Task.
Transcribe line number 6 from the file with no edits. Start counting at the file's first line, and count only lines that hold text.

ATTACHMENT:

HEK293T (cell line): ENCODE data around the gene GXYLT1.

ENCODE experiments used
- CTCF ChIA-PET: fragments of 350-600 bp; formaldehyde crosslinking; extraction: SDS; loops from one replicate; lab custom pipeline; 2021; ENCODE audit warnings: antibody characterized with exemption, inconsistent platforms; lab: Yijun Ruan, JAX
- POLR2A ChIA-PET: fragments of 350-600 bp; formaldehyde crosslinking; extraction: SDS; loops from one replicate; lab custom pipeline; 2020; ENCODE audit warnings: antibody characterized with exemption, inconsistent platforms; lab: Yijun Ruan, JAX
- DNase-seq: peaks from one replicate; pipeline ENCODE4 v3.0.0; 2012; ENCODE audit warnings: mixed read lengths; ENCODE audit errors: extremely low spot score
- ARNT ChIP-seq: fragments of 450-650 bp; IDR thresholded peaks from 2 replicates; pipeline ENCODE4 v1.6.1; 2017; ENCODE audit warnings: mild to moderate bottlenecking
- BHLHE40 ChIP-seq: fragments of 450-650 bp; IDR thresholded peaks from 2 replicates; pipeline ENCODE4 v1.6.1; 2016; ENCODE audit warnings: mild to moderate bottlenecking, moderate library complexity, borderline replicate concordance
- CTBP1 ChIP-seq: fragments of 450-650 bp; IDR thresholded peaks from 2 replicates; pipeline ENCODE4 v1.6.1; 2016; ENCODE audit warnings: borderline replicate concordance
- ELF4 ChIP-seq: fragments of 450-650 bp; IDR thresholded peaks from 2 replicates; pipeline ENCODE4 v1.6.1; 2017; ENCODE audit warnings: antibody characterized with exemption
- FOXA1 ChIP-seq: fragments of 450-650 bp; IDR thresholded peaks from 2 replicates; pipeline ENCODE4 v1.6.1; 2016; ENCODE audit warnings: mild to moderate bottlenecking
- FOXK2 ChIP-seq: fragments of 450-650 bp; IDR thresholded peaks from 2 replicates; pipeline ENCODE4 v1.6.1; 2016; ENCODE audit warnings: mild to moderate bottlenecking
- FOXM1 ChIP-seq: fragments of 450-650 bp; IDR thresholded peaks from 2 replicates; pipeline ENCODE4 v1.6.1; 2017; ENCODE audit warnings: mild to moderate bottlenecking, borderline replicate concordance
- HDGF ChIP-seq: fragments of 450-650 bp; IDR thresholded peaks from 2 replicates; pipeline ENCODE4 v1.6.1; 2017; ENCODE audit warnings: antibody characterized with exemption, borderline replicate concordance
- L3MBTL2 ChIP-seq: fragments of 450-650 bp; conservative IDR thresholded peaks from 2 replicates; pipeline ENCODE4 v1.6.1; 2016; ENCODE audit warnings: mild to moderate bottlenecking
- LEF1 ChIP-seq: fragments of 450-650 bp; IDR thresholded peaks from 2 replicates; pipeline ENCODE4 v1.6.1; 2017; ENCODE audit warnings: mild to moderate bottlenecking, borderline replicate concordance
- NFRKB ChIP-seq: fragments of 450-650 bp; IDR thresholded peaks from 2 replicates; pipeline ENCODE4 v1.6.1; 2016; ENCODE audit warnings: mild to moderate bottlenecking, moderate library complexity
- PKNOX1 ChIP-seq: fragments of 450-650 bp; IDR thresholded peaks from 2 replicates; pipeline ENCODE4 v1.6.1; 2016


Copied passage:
- ARNT ChIP-seq: fragments of 450-650 bp; IDR thresholded peaks from 2 replicates; pipeline ENCODE4 v1.6.1; 2017; ENCODE audit warnings: mild to moderate bottlenecking